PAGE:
Health Dept. To Study North Side Pollution Effects
Carol Molinari says she wants answers.
"Then I had my third child, he had it. At the same time I had my third child, my neighbor that lived a house away had a baby 10 days before me, I think, and he was born with the same thing."
Molinari is one of many people who have complained of health problems as a result of chemicals deposited by NYAB decades ago.
The New York State Department of Health held a public meeting at North Elementary School Tuesday night to outline a study the department is planning.
Department officials said they would like to compare the amount of cancer cases, birth defects and other health problems in areas near New York Air Brake compared to other areas of New York.
James Bowers said his department would "look at the diagnoses that occurred within the study area and compare those to what we would have expected given the rates that we see in the rest of New York state."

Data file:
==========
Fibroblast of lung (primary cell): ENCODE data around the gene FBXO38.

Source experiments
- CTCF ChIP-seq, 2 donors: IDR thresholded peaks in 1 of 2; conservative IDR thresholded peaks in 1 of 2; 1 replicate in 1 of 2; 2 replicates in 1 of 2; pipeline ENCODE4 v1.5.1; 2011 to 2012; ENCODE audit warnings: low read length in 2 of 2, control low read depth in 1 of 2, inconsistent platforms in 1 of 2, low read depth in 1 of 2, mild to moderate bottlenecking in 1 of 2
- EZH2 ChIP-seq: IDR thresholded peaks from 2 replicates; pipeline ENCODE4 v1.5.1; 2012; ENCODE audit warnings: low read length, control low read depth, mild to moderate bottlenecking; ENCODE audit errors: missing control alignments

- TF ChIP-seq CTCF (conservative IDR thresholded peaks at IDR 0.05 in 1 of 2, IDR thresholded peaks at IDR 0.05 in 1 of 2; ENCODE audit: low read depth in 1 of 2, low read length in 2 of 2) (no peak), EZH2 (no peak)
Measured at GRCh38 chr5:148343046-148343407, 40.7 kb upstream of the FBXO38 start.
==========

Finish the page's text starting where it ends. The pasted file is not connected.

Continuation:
Health officials said they would look at cases as far back as 1980.
There were mixed reviews as to whether that was far enough.
"I guess this has been an ongoing problem that goes back at least into the '50s that we know of," said Jim Barker, who attended the meeting.
"But, yet, the Health Department might only have digitalized records that go back to 1980," Barker said.
"I'm glad that we were able to have some input on the years to go back on the study," Molinari said.
Department officials said there were some things they could not look into, such as cases of autism.
While many people expressed concerns, Molinari says she is happy that research is being done.
Thursday, April 24, 2014, Watertown, NY
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